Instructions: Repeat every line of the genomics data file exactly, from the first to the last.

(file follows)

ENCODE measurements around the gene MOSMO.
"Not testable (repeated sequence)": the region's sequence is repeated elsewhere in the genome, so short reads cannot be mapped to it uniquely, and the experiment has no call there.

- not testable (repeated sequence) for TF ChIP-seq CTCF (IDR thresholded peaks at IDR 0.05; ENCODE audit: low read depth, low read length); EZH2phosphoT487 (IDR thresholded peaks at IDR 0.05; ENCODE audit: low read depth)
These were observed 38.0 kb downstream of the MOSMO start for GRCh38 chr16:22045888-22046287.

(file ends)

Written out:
ENCODE measurements around the gene MOSMO.
"Not testable (repeated sequence)": the region's sequence is repeated elsewhere in the genome, so short reads cannot be mapped to it uniquely, and the experiment has no call there.

- not testable (repeated sequence) for TF ChIP-seq CTCF (IDR thresholded peaks at IDR 0.05; ENCODE audit: low read depth, low read length); EZH2phosphoT487 (IDR thresholded peaks at IDR 0.05; ENCODE audit: low read depth)
These were observed 38.0 kb downstream of the MOSMO start for GRCh38 chr16:22045888-22046287.